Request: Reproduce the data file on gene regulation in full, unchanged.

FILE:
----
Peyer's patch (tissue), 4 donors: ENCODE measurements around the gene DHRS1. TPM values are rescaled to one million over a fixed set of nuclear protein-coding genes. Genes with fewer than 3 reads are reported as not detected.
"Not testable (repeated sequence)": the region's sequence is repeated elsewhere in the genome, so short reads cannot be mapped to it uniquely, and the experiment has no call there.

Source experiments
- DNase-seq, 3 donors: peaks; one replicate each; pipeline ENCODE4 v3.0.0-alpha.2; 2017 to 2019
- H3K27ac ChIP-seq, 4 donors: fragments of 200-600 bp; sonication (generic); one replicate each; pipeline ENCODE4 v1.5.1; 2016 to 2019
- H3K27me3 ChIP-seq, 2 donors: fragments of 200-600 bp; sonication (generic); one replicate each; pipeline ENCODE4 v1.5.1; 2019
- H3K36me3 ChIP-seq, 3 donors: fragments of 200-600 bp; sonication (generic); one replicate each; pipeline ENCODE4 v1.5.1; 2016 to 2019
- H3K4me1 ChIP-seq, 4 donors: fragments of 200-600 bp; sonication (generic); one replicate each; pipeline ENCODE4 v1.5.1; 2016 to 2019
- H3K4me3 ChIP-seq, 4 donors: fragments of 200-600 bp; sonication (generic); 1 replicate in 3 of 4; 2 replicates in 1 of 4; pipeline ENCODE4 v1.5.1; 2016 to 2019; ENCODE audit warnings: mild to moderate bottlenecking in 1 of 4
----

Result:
Peyer's patch (tissue), 4 donors: ENCODE measurements around the gene DHRS1. TPM values are rescaled to one million over a fixed set of nuclear protein-coding genes. Genes with fewer than 3 reads are reported as not detected.
"Not testable (repeated sequence)": the region's sequence is repeated elsewhere in the genome, so short reads cannot be mapped to it uniquely, and the experiment has no call there.

Source experiments
- DNase-seq, 3 donors: peaks; one replicate each; pipeline ENCODE4 v3.0.0-alpha.2; 2017 to 2019
- H3K27ac ChIP-seq, 4 donors: fragments of 200-600 bp; sonication (generic); one replicate each; pipeline ENCODE4 v1.5.1; 2016 to 2019
- H3K27me3 ChIP-seq, 2 donors: fragments of 200-600 bp; sonication (generic); one replicate each; pipeline ENCODE4 v1.5.1; 2019
- H3K36me3 ChIP-seq, 3 donors: fragments of 200-600 bp; sonication (generic); one replicate each; pipeline ENCODE4 v1.5.1; 2016 to 2019
- H3K4me1 ChIP-seq, 4 donors: fragments of 200-600 bp; sonication (generic); one replicate each; pipeline ENCODE4 v1.5.1; 2016 to 2019
- H3K4me3 ChIP-seq, 4 donors: fragments of 200-600 bp; sonication (generic); 1 replicate in 3 of 4; 2 replicates in 1 of 4; pipeline ENCODE4 v1.5.1; 2016 to 2019; ENCODE audit warnings: mild to moderate bottlenecking in 1 of 4